Disclaimer: despite the controversial title, this article is not trying to show that RPC is a superior approach to REST, or GraphQL is superior to RPC. Instead, the goal of the article is to give you an overview of the approaches, their strengths and weaknesses. The final choice anyway will be a trade-off.
Even though HTTP is an application layer (i.e. L7), protocol, when it comes to API development, HTTP de facto plays the role of a lower-level transport mechanism.
There are multiple conceptually different approaches on how to implement an API on top of HTTP:
...but the actual list of things an average API developer needs to be aware of is not limited by these three dudes. There are also JSON, gRPC, protobuf, and many other terms in the realm. Let's try to sort them out,
once and for all!
First and foremost, REST is just a software architectural style. It's a set of design constraints, not a concrete protocol. REST relies on the idea of a resource. I.e. a REST API is comprised of a set of resources (nouns) and a fairly limited number of actions (verbs) to interact with these resources (fetch, create, update, delete, etc). It's ideologically very close to the original HTTP design heavily based on the concepts of resources (URLs) and methods (GET, POST, PUT, DELETE). Thus, from the implementation standpoint mapping of the REST model to the HTTP protocol is relatively straightforward:
# Create new book POST http://myapi.com/books/ (author="R. Feynman", year=1975) -> book_id # Get book with ID = 1 GET http://myapi.com/books/1 () -> (id=1, author="R. Feynman", year=1975) # Update book with ID = 1 PUT http://myapi.com/books/1 (id=1, author="Richard Feynman", year=1975) -> (...) # Delete book with ID = 1 DELETE http://myapi.com/books/1 () -> null
Probably every modern web framework provides all the needed facilities to build a RESTful web service out of the box. And from the client-standpoint, calling a REST API is pretty trivial - it just needs to be able to send the specified HTTP methods to the set of predefined URLs.
However, from the API designer standpoint, it may be not so obvious how to express a real-world domain model in terms of resources (i.e. nouns) keeping the number of allowed actions (i.e. verbs) limited. Surprisingly, in spite of a super-widespread (ab)use of the word REST nowadays, not so many contemporary APIs can be actually considered truly RESTful. Trying to play a purist while designing a RESTful web service can lead you to a really clunky API design.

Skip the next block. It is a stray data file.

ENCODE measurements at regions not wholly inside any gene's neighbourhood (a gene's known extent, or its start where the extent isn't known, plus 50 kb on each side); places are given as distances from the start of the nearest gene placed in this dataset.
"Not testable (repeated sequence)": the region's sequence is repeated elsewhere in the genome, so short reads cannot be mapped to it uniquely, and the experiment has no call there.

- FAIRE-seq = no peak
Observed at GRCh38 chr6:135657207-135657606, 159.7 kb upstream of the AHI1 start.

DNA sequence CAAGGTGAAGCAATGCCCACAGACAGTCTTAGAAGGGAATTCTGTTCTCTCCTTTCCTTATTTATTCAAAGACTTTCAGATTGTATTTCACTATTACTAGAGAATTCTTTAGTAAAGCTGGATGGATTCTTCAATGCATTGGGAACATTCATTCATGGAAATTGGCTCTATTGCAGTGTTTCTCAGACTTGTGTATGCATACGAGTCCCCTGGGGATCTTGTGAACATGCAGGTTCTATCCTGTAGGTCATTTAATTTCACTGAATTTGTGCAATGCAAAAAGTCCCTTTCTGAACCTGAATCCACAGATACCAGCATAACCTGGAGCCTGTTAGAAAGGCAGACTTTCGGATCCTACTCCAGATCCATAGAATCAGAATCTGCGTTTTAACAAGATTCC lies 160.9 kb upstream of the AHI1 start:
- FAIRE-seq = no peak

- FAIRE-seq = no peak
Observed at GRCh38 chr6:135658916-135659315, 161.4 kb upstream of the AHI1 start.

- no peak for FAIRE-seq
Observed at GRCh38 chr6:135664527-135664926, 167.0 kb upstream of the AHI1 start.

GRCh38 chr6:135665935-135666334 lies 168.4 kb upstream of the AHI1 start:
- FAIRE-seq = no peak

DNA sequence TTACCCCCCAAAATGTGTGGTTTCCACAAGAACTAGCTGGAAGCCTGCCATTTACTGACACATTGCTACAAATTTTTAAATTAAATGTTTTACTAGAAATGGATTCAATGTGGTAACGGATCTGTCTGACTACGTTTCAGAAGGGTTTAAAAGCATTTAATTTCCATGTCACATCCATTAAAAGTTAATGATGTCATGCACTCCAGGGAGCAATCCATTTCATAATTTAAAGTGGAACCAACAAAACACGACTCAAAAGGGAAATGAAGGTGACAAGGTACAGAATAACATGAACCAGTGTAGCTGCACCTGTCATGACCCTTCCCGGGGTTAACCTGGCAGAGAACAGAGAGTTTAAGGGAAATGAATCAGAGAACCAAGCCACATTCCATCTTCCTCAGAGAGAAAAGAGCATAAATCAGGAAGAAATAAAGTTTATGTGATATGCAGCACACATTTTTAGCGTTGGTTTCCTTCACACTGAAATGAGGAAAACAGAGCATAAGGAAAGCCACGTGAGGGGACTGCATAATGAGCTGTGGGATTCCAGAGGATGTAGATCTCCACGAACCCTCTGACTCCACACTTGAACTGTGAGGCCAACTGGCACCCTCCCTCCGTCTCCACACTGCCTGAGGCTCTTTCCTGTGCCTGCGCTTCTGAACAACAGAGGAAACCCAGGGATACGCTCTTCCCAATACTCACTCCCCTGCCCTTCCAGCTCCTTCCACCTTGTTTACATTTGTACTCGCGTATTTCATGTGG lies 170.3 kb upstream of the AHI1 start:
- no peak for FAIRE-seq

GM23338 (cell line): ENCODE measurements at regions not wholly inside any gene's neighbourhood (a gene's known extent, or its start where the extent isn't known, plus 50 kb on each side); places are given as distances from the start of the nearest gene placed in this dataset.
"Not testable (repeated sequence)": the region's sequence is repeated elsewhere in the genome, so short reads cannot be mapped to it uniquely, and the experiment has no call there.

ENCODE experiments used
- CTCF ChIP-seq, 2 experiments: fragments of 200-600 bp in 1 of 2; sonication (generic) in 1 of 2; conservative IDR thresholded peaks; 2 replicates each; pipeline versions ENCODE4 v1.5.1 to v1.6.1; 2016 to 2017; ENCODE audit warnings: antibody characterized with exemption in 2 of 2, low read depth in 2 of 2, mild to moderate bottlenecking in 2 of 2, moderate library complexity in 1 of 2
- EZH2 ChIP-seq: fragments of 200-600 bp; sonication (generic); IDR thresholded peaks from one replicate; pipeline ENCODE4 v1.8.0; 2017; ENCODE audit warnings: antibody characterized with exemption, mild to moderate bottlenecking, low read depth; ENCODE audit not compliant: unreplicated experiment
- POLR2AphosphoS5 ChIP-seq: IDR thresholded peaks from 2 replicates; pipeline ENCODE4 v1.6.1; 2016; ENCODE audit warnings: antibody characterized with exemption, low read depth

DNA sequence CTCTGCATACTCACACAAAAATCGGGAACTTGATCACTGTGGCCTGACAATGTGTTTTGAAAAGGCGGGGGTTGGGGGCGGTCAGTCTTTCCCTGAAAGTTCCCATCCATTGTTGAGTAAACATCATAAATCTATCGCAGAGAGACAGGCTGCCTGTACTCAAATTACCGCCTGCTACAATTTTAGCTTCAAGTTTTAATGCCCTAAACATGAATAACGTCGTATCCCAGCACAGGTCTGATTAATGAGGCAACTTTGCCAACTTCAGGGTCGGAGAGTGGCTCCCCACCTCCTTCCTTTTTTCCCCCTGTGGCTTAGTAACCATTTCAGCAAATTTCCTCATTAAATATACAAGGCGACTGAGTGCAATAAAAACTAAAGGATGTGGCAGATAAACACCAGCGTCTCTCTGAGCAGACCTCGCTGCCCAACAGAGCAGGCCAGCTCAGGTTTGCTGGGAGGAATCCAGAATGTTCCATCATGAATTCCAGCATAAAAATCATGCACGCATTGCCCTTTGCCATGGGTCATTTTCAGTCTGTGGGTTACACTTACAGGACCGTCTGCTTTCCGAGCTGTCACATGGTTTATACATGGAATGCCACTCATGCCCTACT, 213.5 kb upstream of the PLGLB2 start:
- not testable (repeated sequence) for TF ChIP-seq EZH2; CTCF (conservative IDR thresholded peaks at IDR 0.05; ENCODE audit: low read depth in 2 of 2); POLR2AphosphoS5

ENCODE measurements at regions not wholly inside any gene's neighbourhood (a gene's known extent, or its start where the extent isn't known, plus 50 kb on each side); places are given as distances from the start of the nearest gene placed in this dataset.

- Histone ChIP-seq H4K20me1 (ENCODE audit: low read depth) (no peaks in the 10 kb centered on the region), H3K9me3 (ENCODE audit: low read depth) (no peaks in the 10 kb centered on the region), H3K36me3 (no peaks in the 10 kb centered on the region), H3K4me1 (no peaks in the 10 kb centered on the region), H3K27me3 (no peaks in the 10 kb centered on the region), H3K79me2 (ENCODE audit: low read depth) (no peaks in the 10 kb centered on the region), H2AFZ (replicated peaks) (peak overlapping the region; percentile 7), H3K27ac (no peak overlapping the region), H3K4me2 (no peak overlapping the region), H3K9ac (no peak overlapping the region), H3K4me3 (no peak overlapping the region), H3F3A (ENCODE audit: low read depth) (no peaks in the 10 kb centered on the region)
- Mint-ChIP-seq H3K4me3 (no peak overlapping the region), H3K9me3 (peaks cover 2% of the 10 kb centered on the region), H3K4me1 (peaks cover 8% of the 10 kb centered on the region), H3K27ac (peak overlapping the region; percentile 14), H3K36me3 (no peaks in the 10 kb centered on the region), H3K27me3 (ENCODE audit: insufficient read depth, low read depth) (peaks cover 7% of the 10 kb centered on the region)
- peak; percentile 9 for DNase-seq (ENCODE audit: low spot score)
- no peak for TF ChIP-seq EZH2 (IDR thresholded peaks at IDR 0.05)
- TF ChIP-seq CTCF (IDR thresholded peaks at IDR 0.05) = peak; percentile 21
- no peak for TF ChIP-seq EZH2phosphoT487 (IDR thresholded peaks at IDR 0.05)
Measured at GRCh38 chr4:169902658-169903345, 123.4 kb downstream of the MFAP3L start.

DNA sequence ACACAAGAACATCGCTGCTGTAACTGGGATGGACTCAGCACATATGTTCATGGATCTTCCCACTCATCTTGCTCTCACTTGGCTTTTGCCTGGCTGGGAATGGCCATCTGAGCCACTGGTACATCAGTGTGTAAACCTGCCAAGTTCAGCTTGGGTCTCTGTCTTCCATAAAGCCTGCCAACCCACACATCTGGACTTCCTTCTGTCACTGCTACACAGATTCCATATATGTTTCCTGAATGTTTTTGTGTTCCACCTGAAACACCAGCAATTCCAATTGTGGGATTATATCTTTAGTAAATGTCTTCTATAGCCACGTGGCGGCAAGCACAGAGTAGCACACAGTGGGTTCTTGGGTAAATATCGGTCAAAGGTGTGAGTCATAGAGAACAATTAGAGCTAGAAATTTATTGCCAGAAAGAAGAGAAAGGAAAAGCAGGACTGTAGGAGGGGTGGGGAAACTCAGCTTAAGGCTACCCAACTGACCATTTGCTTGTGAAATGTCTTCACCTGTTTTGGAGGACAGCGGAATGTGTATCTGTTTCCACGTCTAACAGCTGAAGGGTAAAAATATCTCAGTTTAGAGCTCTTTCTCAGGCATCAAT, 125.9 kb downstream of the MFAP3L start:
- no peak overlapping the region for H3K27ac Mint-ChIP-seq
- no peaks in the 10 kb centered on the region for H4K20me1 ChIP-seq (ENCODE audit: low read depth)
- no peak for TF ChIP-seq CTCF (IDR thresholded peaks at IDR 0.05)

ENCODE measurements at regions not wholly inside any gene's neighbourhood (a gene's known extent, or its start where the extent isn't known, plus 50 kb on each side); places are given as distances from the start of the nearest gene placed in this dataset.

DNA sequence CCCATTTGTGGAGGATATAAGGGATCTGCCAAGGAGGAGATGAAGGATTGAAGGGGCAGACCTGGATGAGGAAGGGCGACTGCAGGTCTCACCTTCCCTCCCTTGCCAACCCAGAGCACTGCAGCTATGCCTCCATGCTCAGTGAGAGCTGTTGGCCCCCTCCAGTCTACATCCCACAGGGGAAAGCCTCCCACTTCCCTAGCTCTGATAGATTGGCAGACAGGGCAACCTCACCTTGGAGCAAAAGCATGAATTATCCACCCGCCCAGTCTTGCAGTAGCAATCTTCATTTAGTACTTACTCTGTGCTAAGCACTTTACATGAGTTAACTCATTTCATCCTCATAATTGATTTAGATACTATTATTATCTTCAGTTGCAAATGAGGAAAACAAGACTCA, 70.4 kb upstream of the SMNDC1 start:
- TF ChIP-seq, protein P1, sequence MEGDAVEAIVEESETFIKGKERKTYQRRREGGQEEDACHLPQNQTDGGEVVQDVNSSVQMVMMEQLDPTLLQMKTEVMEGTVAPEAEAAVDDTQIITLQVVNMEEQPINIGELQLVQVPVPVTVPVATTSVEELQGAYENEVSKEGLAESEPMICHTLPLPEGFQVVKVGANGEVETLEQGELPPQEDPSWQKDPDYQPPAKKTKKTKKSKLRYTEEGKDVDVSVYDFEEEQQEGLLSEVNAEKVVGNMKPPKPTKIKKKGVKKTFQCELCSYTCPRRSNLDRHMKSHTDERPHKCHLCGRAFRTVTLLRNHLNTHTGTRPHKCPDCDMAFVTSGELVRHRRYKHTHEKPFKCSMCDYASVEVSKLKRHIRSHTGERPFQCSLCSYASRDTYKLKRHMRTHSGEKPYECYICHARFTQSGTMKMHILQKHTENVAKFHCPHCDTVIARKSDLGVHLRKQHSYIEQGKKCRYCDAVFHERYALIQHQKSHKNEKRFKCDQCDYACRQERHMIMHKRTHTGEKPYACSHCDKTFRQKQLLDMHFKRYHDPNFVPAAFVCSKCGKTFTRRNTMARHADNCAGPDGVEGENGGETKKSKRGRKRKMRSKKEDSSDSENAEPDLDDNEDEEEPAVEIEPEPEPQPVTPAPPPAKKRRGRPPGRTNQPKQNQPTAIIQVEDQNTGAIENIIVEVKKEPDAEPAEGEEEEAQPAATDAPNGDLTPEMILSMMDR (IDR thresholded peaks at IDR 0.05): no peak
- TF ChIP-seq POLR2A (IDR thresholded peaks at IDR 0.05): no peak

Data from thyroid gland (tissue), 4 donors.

Similarly, RPC is also an API design technique. RPC focuses on the idea of actions (verbs) and that often makes the involved resources (nouns) fairly primitive and ad hoc. For every procedure or transaction in the business model an API designer simply adds an RPC endpoint:
# Create new book createBook(author, year) -> book_id # Get book by ID getBook(book_id) -> book # Change book's author setBookAuthor(book_id, author) -> null # Delete book by ID deleteBook(book_id) -> null
Under the hood, there should be another layer mapping such procedure calls to the HTTP requests. E.g.
setBookAuthor(1, "Richard Feynman") can be mapped to something like:
POST http://myapi.com/set-book-author/ (book_id=1, author="Richard Feynman") -> null
Now, let's compare the tasks of changing the author's name in the REST and RPC worlds. While the implementation seems trivial in the case of RPC, there is a bunch of controversial questions that need to be answered in case of the RESTful implementation. If the author's name is an attribute of the book, should we provide the full book object with the modified author field while sending
PUT /books/1? What if there is no full book object around on the client-side? Should we fetch the book first or can we just send only the book ID and the new author name? But what's about the rest of the attributes on the server-side? Should they be zeroed out if an almost empty
PUT request arrives (that would be disastrous but fully aligned with the REST principles decision)? Or maybe we should give up on the HTTP
PUT method and start using
PATCH (have you ever heard of it)?